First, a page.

Being nostalgic, thought I would share how I got started in this obsession. Quilting that is. And it is truly an obsession as well as a God given passion.
A member of one of my Yahoo groups posted a question to the group wondering if anyone remembered Millennium Quilts? If anyone had finished theirs? Well that set me off to thinking way back.
For those of you that don't know, Millennium Quilts were quilts made for Y2K, or the year 2,000. A quilter traded 2.5" squares and a signature square with women all around the world. Then, 2,000 squares would be sewn in to a quilt for the new Millennium. Most of the women I traded with were making postage stamp style quilts. Which basically is...as the name states...postage stamps or in other words random assortment or squares of all different colors and prints.
Click on this link to Pinterest to see some examples. Or you can click here for a link to a Google search for some wonderful images of different examples.
So...how it started. My husband was transferred to California in 2,000. The church that we joined had a quilt ministry. I have never made a quilt, not a real quilt anyway, but I did know how to sew. I have always known how to sew it seemed. But I had only made clothing. The note in the bulletin said that they would teach me and child care was provided. When we moved, my youngest was 4 years old and being a stay at home mom, in a new town, I didn't know any one so thought it would be a great way to make friends and learn something I had always wanted to do. The wonderful leader of the group started me out with the log cabin design, using cut strips. I WAS HOOKED. I then joined some Yahoo quilt groups and jumped all in to this new craft. I learned about the Y2K quilts, even though January 1, 2000 had come and gone. There were many others that were getting a late start or making a second quilt that gladly traded with me.
I knew that there was supposed to be 2,000 pieces in the quilt. I had not traded with enough people to get that many squares, only had about half of that. I had decided I would go ahead and make the quilt and knew that it would just be smaller in size. This was my first quilt all on my own. Also, since I wouldn't have that many squares...and since while I love scrappy just couldn't really get in to the postage stamp pattern. Still don't care for a quilt of just squares of the same size sewn together. Here is a photo of that first quilt.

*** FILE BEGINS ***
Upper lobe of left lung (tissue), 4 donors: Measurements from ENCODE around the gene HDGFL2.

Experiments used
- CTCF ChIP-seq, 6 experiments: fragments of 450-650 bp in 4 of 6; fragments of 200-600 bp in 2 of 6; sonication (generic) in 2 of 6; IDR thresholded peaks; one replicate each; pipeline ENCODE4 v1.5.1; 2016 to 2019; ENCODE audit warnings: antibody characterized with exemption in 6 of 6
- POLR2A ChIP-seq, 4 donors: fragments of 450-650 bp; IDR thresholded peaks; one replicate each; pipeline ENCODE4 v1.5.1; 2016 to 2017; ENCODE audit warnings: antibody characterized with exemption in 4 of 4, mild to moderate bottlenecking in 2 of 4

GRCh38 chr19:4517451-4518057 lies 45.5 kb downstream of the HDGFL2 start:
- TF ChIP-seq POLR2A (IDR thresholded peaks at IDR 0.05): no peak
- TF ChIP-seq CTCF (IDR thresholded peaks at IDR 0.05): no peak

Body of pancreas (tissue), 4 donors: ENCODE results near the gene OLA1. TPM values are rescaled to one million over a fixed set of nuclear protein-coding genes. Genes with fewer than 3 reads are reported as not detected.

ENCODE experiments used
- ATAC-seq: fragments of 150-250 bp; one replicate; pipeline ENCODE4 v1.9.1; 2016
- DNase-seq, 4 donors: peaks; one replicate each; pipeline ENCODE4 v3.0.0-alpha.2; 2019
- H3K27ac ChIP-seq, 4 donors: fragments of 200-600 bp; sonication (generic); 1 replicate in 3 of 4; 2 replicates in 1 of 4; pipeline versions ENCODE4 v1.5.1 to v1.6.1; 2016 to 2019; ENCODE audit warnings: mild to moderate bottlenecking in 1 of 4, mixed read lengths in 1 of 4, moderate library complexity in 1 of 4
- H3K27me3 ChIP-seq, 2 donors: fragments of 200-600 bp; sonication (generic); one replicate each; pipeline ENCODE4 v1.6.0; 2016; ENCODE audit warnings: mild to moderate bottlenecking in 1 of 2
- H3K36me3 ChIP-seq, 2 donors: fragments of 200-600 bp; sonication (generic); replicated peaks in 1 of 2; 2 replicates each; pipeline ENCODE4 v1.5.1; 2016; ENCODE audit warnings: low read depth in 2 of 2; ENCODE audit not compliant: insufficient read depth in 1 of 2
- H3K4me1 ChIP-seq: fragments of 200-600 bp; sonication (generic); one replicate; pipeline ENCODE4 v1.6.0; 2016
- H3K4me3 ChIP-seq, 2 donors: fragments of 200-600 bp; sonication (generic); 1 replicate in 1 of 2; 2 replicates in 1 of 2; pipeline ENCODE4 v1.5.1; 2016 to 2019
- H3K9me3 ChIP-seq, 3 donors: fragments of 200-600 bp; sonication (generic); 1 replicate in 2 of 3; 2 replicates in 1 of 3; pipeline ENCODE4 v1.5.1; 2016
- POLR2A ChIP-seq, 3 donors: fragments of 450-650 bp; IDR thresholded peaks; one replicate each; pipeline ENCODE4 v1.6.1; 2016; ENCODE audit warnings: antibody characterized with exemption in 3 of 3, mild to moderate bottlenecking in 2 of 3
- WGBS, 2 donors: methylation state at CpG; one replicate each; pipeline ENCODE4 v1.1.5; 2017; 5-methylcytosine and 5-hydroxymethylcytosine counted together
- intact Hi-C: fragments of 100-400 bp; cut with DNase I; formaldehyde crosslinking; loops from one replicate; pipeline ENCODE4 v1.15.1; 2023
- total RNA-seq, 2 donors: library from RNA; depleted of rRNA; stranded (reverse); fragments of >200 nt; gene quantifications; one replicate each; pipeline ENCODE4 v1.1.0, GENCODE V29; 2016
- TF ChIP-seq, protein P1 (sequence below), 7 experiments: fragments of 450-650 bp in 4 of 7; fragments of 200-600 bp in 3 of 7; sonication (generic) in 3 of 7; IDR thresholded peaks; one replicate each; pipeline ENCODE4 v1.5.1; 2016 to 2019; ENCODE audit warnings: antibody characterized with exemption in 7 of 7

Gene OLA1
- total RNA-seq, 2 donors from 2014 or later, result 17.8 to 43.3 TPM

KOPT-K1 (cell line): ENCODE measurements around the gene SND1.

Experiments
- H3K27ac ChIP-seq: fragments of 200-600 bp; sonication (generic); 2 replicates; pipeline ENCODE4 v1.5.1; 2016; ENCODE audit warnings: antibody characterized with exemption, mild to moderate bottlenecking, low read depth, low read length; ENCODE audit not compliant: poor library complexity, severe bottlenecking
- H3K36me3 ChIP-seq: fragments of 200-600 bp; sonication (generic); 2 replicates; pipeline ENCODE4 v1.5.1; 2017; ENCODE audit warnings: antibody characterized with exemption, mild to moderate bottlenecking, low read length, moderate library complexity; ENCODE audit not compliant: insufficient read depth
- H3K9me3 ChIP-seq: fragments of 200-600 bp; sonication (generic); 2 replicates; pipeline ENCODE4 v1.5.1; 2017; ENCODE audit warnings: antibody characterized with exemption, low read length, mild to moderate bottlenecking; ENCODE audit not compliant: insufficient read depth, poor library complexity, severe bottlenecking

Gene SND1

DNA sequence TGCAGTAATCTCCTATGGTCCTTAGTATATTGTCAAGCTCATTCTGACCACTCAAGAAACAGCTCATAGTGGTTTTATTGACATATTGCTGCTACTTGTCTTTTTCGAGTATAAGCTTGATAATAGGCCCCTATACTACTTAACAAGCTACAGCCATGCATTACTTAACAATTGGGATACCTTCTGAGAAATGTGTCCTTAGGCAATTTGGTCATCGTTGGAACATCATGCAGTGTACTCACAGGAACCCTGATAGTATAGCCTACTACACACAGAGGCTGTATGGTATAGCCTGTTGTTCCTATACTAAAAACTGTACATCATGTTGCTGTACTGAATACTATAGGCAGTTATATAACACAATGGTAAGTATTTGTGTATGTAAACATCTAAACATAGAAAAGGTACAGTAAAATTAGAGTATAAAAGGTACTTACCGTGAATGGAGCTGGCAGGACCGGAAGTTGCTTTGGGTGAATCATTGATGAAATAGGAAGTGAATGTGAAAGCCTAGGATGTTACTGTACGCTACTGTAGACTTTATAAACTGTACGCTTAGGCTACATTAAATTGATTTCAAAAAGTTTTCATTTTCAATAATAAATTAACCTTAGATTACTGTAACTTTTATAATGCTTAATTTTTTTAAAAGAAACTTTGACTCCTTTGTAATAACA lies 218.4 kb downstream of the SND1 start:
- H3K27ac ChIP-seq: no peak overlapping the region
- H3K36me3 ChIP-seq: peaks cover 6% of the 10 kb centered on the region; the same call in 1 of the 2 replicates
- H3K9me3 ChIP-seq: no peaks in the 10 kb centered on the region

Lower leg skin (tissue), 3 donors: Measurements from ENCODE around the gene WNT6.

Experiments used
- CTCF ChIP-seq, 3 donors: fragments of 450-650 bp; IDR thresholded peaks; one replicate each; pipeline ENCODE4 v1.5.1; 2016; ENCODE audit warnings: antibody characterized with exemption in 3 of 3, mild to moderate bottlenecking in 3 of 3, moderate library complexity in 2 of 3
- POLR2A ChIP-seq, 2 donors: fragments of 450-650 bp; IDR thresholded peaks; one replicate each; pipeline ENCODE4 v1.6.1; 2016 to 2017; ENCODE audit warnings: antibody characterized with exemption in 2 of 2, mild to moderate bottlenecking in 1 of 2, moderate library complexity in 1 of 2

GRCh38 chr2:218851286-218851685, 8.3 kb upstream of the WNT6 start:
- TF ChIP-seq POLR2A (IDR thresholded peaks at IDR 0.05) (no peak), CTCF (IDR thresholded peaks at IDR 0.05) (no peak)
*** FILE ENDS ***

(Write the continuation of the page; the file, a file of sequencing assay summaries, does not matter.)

First problem. I was so new to quilting that I had not learned yet that when you take 2.5" squares, cut them diagonally, sew them back together, then it is no longer a 2.5" square. Each of the blocks on point are in the shape of a heart so that made for some interesting sewing to make those half square triangles that form the design interesting...okay frustrating...to say the least.
Second problem. I had used approximately 980 or so of the squares to make these blocks, sewing them together in rows diagonally as I went. When I laid it out, completely covering my king size bed, I panicked at the size and whether my abilities were such that I could handle that large of a quilt. I finished it at that point, basted it, quilted it on my little brother machine, and proudly showed it off by putting it on my bed. Only months after I finished it did I come to understand that the people I swapped with had been cutting the squares in to four pieces. I figure if I had cut mine into that small of pieces, would have been 2,000 pieces or so in the finished quilt of about the same size.
That quilt is a favorite quilt now. Has seen my hubby through his battle with colon cancer, my children through minor illnesses, my grand son's laid on it for naps. It goes with us on every trip we take. It has been washed hundreds of times, is in need of a little repair, kind of like me. But we are still here and that was the start of my journey with what I have learned is a God given gift. The gift of craftsmanship. Oh how my father loved my quilts, not just the one I made for him, but all of them always looking forward to the photos I would email him. When he died, I stopped making quilts...anything. Mourning him still to this day, and now mourning the loss of my mom as well. But, time moves on. Feelings never leave completely, but they do get a little easier as the time goes. Now, I am throwing myself back in to what I received so much pleasure from. It is my therapy and I welcome it more now than ever.